The Key to Keeping Women in the Workforce: Family Care


The Key to Keeping Women in the Workforce: Family Care

The Key to Keeping Women in the Workforce: Family Care

Nothing better illustrates the impact of caregiving on employee retention and, therefore, on overall economic growth, than the mass departure of women from the workforce during the pandemic.

A survey of 500 Human Resource leaders and C-suite decision-makers, recently conducted by, reveals that many companies are abandoning the “nice to have” benefits critical to a centralized workforce (such as free lunches and commuter benefits) in favor of benefits that have greater impact on the way we work today and will continue to work tomorrow.

Between April and August of 2020, 10% of working mothers reported not working each week because they were providing care to a child who was not in school or child care . During roughly the same time period, McKinsey and Company, in partnership with Lean In, surveyed more than 40,000 employees from 47 US and Canadian companies. What they found was shocking. “1 in 4 women were contemplating what many would have considered unthinkable less than a year ago: downshifting their careers or leaving the workforce.”

This preview was disturbingly accurate. By September of 2020, at the start of a school year that for many began remotely, four times more women than men left the workforce. And by December of 2020, the situation only worsened; the net of 140,000 jobs lost that month were held entirely by women, primarily by women of color. As of this writing, nearly 3 million American women have left the labor force since the start of the pandemic. Given that Black and Latina women are disproportionately represented in service and hospitality – two industries particularly damaged by the pandemic – this even more disproportionate impact is sadly unsurprising. And because these jobs cannot be done remotely, these same workers are faced with the impossible choice between working and caring for children whose schools and child care centers are still closed.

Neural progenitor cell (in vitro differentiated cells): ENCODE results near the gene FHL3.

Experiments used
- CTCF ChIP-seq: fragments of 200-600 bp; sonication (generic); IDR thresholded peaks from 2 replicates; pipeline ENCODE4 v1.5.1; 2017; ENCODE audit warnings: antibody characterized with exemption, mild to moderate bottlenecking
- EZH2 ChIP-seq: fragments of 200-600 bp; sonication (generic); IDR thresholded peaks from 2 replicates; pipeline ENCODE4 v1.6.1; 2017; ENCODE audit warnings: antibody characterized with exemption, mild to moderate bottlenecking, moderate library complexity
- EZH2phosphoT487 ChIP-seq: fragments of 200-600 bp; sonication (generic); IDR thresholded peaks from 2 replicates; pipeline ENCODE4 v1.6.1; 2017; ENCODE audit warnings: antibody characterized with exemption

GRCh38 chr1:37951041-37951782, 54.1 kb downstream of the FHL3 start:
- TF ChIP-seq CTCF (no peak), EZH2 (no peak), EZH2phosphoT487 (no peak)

Echoing other studies, almost 2/3 of the respondents in our study have seen COVID-19-related attrition. And of that group:

• 95% say that child care or senior care concerns have been a factor (with 56% saying they have been a “strong factor.”)

• 71% say that attrition has been more pronounced with female employees (with 24% saying it has been “much more” pronounced for females.)

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Not surprisingly, those most worried about attrition – and specifically about the loss of female talent – see expanded child care benefits as the key to combatting it.

The McKinsey/Lean In study identified several factors that are predictive of whether an employee considers cutting back or leaving, including:
• Lack of flexibility at work
• Feeling like they need to be available to work at all hours, i.e., “always on”
• Housework and caregiving burdens due to COVID-19
• Worry that their performance is being negatively judged because of caregiving responsibilities during the pandemic
• Feeling unable to bring their whole self to work

While all of these are problematic across the board, many of them are disproportionately experienced by women. And though employers cannot rectify all of them, if they are serious about retaining women, they must acknowledge and try to address them through training, policy, and adjustments in benefits.

But employers alone cannot solve this problem. Companies must become political advocates for themselves and the women they hope to hire and keep. Innovations like an expansion of publicly funded child care centers and tax credits for companies that rehire women who left the workforce during the pandemic can have an enormously positive impact, as well.

Read the full report here.